Since therefore we are the offspring of God, we ought not to think that the divinity is like an image fashioned from gold, silver, or stone by human art and imagination. God has overlooked the times of ignorance, but now he demands that all people everywhere repent because he has established a day on which he will 'judge the world with justice' through a man he has appointed, and he has provided confirmation for all by raising him from the dead."
Here Paul says that God forgives their idolatries, due to ignorance, but the time is coming where we all will be judged. This idea of justice would have been appreciated by the Stoics.
When they heard about resurrection of the dead, some began to scoff, but others said, "We should like to hear you on this some other time." And so Paul left them. But some did join him, and became believers. Among them were Dionysius, a member of the Court of the Areopagus, a woman named Damaris, and others with them.

After this he left Athens and went to Corinth.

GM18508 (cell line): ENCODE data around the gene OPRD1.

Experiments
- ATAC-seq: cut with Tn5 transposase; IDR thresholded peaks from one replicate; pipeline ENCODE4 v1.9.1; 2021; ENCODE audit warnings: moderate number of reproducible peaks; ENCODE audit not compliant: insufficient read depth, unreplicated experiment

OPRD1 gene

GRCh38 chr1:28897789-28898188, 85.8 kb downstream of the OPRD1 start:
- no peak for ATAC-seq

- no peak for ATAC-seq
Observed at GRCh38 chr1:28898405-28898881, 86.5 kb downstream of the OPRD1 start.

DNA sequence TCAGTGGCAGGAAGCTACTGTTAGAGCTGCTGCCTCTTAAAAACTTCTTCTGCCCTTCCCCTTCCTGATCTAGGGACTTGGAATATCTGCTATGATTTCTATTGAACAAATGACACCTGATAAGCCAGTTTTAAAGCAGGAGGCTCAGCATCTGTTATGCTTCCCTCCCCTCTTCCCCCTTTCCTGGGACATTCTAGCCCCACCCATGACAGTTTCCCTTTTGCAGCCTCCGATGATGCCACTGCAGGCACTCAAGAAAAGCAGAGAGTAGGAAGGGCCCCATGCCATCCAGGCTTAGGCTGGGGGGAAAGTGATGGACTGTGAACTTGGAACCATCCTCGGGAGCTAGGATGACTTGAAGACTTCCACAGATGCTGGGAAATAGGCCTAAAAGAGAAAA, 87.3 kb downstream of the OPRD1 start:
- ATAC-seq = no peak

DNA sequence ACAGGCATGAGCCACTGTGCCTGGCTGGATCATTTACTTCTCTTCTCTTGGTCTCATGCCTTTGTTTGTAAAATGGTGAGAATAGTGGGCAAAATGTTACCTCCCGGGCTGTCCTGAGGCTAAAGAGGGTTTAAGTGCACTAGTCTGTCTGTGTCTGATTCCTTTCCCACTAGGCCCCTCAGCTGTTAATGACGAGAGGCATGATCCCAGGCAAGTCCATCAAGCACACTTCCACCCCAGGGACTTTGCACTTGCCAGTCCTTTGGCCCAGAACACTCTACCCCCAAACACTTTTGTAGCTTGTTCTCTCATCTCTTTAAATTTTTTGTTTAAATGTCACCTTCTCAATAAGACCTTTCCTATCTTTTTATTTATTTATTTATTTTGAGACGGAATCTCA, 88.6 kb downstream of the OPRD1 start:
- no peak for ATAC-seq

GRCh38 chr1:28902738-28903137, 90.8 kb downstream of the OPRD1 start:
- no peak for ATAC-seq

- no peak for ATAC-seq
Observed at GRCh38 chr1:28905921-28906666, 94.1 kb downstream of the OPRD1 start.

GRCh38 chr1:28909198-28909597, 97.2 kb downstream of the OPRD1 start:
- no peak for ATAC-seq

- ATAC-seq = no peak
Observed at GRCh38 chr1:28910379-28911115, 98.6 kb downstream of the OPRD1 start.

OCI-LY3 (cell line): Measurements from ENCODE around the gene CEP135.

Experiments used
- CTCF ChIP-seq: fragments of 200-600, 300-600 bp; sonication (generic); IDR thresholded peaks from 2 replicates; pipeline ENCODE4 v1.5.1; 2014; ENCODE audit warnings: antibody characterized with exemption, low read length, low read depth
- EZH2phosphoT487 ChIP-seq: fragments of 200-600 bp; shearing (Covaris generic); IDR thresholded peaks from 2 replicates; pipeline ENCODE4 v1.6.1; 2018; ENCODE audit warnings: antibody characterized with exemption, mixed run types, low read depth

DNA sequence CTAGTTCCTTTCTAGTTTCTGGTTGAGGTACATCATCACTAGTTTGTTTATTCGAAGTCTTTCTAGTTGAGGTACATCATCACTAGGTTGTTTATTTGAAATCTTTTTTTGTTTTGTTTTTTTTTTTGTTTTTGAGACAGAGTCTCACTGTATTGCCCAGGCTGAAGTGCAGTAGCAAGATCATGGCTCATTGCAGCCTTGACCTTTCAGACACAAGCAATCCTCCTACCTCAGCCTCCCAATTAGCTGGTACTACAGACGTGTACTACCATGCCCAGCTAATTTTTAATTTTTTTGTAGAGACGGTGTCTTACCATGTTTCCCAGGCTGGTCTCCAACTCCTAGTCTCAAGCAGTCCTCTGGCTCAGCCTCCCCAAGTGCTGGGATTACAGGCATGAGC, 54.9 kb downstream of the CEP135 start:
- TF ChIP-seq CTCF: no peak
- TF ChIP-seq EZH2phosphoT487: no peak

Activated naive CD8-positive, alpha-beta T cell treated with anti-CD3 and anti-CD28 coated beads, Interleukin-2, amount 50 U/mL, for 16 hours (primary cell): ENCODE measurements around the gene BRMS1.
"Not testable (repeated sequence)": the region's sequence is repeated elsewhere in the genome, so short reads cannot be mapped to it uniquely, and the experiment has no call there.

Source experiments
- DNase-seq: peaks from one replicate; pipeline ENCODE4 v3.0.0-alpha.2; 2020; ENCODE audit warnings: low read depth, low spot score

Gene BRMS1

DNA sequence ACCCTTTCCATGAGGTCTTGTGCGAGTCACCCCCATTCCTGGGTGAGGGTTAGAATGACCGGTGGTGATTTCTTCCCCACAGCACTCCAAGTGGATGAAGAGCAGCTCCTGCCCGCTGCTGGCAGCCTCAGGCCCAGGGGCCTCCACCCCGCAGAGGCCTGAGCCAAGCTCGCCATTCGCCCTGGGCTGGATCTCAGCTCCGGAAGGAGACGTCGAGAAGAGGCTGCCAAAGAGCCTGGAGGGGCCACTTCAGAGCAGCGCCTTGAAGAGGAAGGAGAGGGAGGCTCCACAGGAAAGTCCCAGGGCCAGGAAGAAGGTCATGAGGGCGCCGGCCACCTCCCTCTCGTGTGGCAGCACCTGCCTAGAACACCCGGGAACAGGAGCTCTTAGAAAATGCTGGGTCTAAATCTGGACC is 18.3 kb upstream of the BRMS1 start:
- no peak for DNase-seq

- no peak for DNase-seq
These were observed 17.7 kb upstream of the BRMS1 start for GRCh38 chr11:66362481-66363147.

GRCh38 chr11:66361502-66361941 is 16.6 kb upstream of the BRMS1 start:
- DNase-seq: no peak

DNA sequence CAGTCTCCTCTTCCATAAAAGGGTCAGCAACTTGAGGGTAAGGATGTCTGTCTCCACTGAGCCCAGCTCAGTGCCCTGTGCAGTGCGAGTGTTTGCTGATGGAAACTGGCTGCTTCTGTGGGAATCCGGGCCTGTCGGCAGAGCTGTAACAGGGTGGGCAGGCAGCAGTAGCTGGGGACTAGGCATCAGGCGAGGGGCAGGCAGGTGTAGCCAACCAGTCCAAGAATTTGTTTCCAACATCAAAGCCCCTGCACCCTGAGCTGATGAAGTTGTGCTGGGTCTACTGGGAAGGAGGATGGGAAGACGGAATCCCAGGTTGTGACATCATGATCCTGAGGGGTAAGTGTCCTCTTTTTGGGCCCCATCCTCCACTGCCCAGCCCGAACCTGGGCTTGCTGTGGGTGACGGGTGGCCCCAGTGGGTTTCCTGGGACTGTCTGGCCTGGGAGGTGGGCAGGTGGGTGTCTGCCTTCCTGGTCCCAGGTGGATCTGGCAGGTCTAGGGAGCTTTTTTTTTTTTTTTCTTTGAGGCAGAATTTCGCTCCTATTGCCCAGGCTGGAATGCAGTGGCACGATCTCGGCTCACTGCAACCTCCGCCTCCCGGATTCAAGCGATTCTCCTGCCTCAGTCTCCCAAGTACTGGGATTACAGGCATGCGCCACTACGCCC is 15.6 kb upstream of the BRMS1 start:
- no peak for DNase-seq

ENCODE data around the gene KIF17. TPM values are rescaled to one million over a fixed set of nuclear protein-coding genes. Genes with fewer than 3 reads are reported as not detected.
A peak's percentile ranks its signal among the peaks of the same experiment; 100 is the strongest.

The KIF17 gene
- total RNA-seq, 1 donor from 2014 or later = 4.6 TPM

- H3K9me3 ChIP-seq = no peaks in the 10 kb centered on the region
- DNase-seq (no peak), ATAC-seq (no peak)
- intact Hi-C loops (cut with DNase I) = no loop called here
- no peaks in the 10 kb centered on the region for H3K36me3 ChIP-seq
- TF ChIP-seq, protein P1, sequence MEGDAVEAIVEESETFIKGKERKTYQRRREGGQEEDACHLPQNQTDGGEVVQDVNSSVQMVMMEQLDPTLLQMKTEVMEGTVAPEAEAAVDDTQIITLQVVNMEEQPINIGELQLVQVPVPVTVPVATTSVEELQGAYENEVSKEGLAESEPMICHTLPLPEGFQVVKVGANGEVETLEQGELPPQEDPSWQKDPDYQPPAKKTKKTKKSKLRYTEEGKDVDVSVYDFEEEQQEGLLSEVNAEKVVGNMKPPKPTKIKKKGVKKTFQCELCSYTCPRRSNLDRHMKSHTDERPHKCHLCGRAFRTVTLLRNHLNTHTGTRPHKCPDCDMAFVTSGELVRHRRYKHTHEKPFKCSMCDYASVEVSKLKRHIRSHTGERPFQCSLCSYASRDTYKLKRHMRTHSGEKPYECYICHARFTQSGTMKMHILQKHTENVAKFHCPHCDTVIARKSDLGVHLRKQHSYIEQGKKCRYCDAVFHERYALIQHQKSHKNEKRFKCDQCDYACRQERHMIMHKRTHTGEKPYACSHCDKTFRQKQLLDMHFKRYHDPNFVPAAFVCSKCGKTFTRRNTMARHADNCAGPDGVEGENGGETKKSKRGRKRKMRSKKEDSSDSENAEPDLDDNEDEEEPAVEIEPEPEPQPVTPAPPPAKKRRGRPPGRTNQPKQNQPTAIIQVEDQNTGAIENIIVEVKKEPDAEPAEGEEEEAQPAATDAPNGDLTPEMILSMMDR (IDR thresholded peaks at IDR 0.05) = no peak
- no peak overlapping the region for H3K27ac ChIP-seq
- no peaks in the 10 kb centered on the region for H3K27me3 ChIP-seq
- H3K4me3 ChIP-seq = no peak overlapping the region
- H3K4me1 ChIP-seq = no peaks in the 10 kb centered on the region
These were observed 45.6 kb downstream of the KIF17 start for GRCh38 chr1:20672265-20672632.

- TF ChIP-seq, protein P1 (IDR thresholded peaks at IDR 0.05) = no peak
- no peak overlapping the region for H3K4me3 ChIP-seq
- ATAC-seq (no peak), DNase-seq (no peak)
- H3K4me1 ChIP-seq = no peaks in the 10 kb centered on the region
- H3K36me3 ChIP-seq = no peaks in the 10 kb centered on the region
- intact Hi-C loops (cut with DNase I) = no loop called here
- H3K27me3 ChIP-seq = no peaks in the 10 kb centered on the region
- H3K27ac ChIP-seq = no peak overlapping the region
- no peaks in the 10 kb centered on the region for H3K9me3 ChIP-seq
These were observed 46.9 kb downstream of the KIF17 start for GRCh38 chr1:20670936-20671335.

Paul's preaching worked, especially with the Stoics. Paul seemed to make a distinction between true and false philosophy.

Dionysius the Areopagite is known to have been the first bishop of Athens, and traditionally is known as Denys, the first bishop of Paris. Writings attributed to him are, not surprisingly, deeply steeped in Athenian philosophy, although Catholics generally do not believe that he actually wrote them; while the Orthodox do. The writings of the (pseudo-) Dionysius contain the seeds of Christian mysticism and spirituality based on the philosophy of Socrates and his followers.

Catholics, Orthodox Christians, and orthodox Jews and Muslims tend to hold philosophy in high regard. The Catholic belief that truth cannot conflict with truth leads to a gentle handling of people like the Athenians. Paul hated their idols, but they didn't know any better, and they still had a glimmer of the truth, with their altars "To an Unknown God". So he approached them gently and spoke in a language that they could understand: that's pastoral. Paul could be severe with the Jews, because they should have known better. Paul knew that Christ was the Messiah of the Jews, but He was also the Savior that was hoped for by the Greeks. Christ came for all men, even those who knew of him only imperfectly.

And that altar that Paul saw, "To an Unknown God": Socrates was said to have made it.